I've delve on this one about 4 decades ago...it was an eye opener at the time and is still as good (or better) as it was...it is a foundation stone to anyone interested on the subject... (obs...there is nothing religious about it...it's pure factual/rationall history)
Enjoyed this book a lot. I'm not a part of any religion but after reading this you do approach the bible and quran in a different way. I bought it really after looking for a book that would chronicle the entire history of the old testament period and ended up with much more. Really interesting for religious and non religious alike. Good book.
Scholarly yet very readable - a brilliant work setting out what is known of biblical history and archaeology to provide everyone with a rich background to the Bible. A masterpiece and right up to date too.
This is an English translation of "Und die Bibel hat doch recht" which is a study of what archaeology can tell us of the history represented by the Bible, by a leading german scientific journalist.
The author, Dr Werner Keller, was neither an archaeologist not a theologian, but he was an exceptionally well-informed layman whose work as a journalist had given him a knack for describing complex things in a simple and accessible way. In preparing this book he did a massive amount of work relating the state of archaological knowledge of Egypt and Palestine, in ancient times, as it stood at the middle of the 20th century, to the bible story.
Keller begins by describing the rediscovery in the 20th century of the remains of the ancient city of Ur in Mesopotania, and discussing whether this city is likely to be the birthplace of Abraham. He then refers to a thick layer of clay found underneath the city during the excavations and apparently resulting from a very substantial flood in about 4000 BC, and compares this with various other items of evidence hinting at the historical reality behind the biblical story of the great flood.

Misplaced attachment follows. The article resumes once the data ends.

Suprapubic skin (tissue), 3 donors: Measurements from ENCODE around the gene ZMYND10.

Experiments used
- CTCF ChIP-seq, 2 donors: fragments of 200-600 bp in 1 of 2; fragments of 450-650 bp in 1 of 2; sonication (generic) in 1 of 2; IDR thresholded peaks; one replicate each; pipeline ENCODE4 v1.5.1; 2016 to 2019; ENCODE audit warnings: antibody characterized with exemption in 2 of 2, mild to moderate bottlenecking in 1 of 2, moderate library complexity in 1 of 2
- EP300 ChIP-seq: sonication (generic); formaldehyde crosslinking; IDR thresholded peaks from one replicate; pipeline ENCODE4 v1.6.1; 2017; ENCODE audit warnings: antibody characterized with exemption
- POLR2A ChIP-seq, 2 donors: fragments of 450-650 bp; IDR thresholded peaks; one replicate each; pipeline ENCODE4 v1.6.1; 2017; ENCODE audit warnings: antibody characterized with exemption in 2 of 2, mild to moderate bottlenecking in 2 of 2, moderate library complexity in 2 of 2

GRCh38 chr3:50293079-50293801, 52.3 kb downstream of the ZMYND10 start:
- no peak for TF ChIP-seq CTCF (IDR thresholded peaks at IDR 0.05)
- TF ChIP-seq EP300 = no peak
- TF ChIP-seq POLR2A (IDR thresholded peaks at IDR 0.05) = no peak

Next he looks at the evidence to suggest that a disastrous geological event in about 1900 BC caused a large area of the plain which originally lay to the South of the Dead sea - and containing the "Cities of the Plain" e.g. Sodom and Gomorah - to tumble into the sea. He's pretty convincing that this may reflect the historical reality behind the story of the destruction of those cities, though he didn't find any pillar of salt.
Keller continues to examine the archaeological evidence for all the major events of the biblical era up to and including the destruction of the Second Temple at Jerusalem by the Roman Army under Titus in AD71.
His analysis is much more conventional and less iconclastic than that of some earlier and later writers on the subject. While it will not attract much sympathy from what is sometimes known as the "Copenhagen School" who regard the Old Testament as a collection of legends and any attempt to us the bible as historical evidence as "not only dubious but wholly ludicrous" this book largely accepts received wisdom on issues like chronology among leading scholars at the time the book was written. It is not controversial in the way that, for example, A Test of Time: The Bible - From Myth to History v. 1 (A Channel Four book) by David Rohl is.
The book was translated into English by Dr William Neil, a leading British biblical scholar, and the translation is accessible and easy to read. It was first published in 1956 and went through fifteen impressions between that year and 1974.
I do not have the necessary knowledge base to assess the merits of this book as a work of scholarship, but it is readable, plausible, interesting and accessible.
When Keller first brought this book I bought it that was when it was a hard back, over the years it has borrowed and never come back, so I have bought it again, it is a great study book for Biblical history and it is excellent